Finally had a chance to read Eli’s fascinating feature about the history of Jews in Seattle. There is a lot of history in the piece—and there are some great historical photos—but the section that jumped out at me is the one where Eli describes what it’s like to be Jewish among friends who mostly aren’t, to go to parties and be “the Jew”:
I do frequently find myself in social situations where people say amazingly stupid things about me, or Jews in general. Often, I chalk it up to them never having known a Jew. But at times it can seem an almost willful ignorance, one that makes me wonder whether, at the root of this ignorance, there is some anti-Semitic disinterest, or perhaps disdain.
Lately, as Seattle becomes more sophisticated, and people here travel to and from bigger cities, where they learn that all the cool kids in the really big cities tend to be down with the Jews, I’ve been presented with a new type of awkward encounter. This one involves the Seattle hipster who wants to prove that he’s so down with the Jews that he’s able to make harsh fun of them, to their faces, in front of his friends. This is, of course, a variation on the white guy who wants to publicly call his black friend “my nigga,” and sometimes, in the right room, in front of the right people, or with good friends, a certain amount of post-Jewish, post-anti-Semitic humor works. There is something liberating about being able to laugh at one’s own identity, especially in the presence of people who don’t share it. But the precondition for this is a shared understanding and respect for the identity that’s being mocked. In Seattle, that precondition is rarely met. More often, I experience what happened to me at a party the other weekend: I walked up to the back stoop, where people were outside smoking, and a young hipster friend announced to the rest of the gathering that “the Jew” had arrived. Since it’s not safe to assume any random gathering in Seattle is ready for post-anything jokes, all eyes turned to me, and I was expected to provide a cue, to either get upset or laugh, so that the rest of the gathering would know whether to be silently outraged (as is the Seattle way) or ironically amused (as is the Seattle hipster way).
I like to say nothing in these types of situations, and instead just stare at the eager-to-be-down hipster, trying to achieve an expression that can be interpreted as either annoyance or diffidence, one that lets everyone marinate in the real issue: Their own clumsiness at dealing with Seattle’s Jewish problem.
This section jumped out at me because I have been the other person in this scenario, the person who says cavalier things that could be interpreted as offensive. Eli’s point is well taken—what is he supposed to feel or say?—but his take on this ironic hipster character, this guy who’s eager to prove that he’s down with the Jews, misses something: Some people are very down with the Jews.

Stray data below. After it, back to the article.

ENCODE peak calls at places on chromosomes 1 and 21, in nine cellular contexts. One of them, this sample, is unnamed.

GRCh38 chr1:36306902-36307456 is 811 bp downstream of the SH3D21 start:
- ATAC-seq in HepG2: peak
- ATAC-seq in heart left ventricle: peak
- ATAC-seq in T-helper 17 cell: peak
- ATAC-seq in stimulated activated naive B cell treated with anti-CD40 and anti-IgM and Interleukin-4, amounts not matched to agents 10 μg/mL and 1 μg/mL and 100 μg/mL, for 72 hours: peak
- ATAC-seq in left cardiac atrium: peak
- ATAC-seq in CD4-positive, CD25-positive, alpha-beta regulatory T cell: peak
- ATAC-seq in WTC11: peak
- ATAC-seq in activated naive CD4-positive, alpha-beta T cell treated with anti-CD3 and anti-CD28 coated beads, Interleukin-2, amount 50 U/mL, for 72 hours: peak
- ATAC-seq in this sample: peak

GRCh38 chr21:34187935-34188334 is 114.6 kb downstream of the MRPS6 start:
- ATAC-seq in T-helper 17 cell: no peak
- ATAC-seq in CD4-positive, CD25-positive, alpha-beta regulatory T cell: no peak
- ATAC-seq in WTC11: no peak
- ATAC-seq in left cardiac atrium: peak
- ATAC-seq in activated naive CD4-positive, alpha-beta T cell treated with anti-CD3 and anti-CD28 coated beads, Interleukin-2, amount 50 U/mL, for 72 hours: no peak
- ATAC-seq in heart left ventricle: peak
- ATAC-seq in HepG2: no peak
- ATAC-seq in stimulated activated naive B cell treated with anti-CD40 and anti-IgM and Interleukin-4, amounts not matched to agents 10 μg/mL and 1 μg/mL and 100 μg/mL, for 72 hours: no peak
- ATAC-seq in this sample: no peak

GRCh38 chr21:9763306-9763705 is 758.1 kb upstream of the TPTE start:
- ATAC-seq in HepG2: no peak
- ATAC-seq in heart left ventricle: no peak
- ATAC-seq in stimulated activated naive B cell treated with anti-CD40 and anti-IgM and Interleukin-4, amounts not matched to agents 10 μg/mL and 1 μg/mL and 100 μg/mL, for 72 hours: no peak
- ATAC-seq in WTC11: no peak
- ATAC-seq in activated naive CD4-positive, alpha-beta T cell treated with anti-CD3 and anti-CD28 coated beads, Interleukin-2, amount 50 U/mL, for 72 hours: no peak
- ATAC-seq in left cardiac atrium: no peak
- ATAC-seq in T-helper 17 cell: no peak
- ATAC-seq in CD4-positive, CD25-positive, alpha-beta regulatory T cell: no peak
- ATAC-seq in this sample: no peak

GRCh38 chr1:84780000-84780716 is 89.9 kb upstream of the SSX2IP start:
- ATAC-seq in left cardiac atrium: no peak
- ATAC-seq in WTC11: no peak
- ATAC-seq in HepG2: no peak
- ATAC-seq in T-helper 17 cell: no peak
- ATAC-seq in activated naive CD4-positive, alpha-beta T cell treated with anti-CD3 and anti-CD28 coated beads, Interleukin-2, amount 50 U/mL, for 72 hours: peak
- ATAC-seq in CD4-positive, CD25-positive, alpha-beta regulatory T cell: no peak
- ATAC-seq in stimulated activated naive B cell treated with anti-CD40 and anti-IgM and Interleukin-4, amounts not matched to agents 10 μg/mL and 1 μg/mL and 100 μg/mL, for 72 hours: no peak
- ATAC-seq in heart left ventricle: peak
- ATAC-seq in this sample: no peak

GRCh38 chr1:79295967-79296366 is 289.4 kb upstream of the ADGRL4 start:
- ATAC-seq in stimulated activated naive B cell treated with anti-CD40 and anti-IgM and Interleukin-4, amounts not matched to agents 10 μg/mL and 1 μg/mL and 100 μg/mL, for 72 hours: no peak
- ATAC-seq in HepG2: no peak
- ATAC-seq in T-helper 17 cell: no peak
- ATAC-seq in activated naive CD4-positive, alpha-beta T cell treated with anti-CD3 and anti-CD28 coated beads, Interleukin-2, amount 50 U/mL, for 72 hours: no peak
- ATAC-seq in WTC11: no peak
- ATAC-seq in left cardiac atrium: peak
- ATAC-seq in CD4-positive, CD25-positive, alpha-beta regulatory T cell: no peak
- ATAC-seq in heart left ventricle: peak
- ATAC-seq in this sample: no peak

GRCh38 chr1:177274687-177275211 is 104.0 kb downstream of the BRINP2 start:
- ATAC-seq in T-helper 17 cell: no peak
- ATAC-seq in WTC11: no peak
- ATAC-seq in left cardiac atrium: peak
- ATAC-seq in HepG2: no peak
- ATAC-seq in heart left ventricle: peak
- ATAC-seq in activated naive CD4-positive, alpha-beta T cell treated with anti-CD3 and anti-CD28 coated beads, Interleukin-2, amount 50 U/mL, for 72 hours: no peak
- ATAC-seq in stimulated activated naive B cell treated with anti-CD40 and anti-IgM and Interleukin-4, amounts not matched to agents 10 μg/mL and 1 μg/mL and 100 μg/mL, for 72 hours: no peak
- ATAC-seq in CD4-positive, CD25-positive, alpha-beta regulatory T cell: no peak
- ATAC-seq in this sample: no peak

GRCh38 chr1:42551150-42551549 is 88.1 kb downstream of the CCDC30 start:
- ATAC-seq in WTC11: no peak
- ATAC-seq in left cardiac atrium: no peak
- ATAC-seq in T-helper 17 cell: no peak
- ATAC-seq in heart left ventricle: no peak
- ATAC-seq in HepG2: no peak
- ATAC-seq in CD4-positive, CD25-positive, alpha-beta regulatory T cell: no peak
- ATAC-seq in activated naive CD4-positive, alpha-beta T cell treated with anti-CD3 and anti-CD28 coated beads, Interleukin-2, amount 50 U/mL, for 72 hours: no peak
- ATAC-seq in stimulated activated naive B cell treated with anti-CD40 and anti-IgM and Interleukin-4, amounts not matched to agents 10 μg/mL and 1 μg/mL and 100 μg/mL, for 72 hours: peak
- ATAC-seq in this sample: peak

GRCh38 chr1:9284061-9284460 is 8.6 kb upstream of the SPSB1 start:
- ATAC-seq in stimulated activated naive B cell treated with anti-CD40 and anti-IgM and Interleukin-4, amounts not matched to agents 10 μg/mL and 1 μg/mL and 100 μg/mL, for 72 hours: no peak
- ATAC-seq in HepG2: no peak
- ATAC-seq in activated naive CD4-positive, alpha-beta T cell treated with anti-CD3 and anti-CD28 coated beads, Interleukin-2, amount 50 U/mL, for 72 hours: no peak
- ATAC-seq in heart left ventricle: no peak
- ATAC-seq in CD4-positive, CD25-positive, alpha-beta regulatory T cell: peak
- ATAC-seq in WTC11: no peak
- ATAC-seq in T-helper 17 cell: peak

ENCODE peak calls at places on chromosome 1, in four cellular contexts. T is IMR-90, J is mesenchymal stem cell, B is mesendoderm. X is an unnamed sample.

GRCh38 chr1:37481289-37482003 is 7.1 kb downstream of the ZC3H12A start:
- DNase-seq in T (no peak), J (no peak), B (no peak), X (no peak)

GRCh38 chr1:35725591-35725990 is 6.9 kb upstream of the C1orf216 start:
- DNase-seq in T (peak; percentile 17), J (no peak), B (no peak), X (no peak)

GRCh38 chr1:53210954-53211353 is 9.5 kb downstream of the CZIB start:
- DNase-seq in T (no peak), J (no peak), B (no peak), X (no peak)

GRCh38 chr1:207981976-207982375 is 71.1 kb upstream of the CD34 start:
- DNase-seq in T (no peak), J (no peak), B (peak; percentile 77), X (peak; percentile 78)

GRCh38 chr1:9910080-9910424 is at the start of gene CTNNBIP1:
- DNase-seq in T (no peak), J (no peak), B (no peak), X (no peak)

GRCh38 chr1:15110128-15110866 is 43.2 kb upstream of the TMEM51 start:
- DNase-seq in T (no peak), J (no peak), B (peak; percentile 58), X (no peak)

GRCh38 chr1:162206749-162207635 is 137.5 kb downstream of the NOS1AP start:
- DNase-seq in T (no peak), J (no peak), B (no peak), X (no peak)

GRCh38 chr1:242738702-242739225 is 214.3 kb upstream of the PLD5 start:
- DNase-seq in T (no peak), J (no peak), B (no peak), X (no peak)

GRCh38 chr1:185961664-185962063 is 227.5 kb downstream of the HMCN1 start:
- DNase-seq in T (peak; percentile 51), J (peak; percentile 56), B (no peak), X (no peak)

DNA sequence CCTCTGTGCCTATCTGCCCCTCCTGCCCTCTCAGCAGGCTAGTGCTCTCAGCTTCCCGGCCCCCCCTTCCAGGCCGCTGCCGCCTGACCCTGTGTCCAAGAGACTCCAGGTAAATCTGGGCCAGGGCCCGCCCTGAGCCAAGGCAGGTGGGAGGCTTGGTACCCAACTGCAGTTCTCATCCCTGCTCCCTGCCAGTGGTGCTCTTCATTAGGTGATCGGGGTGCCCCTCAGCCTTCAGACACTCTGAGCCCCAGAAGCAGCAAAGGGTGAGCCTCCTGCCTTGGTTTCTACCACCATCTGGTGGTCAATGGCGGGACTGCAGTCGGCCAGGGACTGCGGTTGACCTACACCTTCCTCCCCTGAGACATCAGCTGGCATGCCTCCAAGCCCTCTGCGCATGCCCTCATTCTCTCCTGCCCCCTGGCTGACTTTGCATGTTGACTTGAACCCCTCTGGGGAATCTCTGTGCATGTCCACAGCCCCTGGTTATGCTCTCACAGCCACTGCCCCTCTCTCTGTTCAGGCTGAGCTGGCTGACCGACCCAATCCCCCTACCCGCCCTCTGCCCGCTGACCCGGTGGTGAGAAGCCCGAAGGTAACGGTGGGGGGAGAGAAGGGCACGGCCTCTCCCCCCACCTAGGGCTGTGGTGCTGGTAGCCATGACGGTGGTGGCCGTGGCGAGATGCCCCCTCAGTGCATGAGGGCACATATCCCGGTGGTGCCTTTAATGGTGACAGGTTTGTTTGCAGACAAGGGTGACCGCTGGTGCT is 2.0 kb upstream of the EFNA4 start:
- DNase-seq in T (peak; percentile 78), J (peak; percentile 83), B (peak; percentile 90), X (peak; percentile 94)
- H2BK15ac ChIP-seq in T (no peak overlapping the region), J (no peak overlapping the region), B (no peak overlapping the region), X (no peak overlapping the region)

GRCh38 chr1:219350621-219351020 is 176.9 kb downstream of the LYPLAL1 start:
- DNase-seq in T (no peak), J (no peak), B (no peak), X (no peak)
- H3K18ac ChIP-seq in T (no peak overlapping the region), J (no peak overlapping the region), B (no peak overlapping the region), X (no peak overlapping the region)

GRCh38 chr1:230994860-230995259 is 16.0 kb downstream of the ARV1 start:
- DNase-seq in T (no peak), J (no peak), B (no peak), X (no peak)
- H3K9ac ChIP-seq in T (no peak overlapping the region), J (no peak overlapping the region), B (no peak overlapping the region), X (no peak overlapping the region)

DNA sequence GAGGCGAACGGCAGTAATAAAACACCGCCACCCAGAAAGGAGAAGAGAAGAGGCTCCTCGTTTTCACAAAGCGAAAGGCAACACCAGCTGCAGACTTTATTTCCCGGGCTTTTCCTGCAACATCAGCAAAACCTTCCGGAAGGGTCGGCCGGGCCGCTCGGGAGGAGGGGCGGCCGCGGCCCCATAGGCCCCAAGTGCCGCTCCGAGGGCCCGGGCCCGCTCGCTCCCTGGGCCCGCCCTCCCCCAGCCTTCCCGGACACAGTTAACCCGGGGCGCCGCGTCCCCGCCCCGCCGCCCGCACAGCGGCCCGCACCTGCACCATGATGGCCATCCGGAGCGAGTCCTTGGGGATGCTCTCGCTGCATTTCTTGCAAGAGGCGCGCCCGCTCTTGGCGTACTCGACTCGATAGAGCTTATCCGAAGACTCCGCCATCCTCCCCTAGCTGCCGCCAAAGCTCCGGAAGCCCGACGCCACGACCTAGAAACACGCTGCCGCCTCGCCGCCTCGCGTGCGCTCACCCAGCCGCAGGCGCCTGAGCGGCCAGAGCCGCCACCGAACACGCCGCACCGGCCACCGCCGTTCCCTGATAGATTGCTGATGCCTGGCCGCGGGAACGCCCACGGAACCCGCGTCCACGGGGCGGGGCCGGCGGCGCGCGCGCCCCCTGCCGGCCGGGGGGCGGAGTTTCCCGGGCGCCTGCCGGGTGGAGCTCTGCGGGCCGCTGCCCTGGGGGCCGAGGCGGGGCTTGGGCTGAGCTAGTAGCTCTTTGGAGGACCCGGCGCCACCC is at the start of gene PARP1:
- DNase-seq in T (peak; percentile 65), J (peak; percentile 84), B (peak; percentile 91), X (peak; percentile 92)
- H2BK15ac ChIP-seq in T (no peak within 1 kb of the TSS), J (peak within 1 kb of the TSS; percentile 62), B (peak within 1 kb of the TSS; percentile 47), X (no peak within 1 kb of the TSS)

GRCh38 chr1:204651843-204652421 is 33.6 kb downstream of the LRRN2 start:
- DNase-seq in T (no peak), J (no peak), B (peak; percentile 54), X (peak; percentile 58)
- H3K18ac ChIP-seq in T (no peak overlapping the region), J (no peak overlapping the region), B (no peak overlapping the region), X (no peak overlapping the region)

I didn’t grow up in Seattle, I grew up in the suburbs of LA. (Eli writes that the Jewish population in 1997 in LA is equal to the entire population of Seattle. Sounds about right.) As a kid, most of my peers were Jewish. I went to public schools, but the town was so heavily Jewish that Rosh Hashana and Yom Kippur were official school holidays. Which was awesome—a couple days off right at the beginning of the school year, although I had to entertain myself, since all my friends were at synagogue. My best friend from third to eighth grade, Marc, was Jewish. He introduced me to Mad magazine, had a stereo before I did, had a Gameboy before I did, and had a Bar Mitzvah (a religious service followed by a big reception that Jewish kids get on their 13th birthday) with a make-your-own-sundae buffet. My best friend in ninth and tenth grades, Melissa, was a Jewish girl whose mother, maiden name Cohen, played the piano nonstop, made epic dinners, and treated me like I was part of their family. The Cohens, the Kauffmans, the Birnbaums, the Clebanoffs, the Weisels, dozens of others—all of these families were friends of our family, and better in every way than the Frizzelles, a goyish, fast-food-eating clan of culturally mishmashed derivation. One time we were going to a Bat Mitzvah (same as a Bar Mitzvah, but for a girl) and my mom bought a Bar Mitzvah card at the grocery store. Bar Mitzvah? What an idiot! My brothers and I made fun of her for not knowing the difference. The cool kids in my town didn’t “tend to be down” with the Jewish kids. They were the Jewish kids. My problem was that I wasn’t Jewish. I desperately wanted to be Jewish.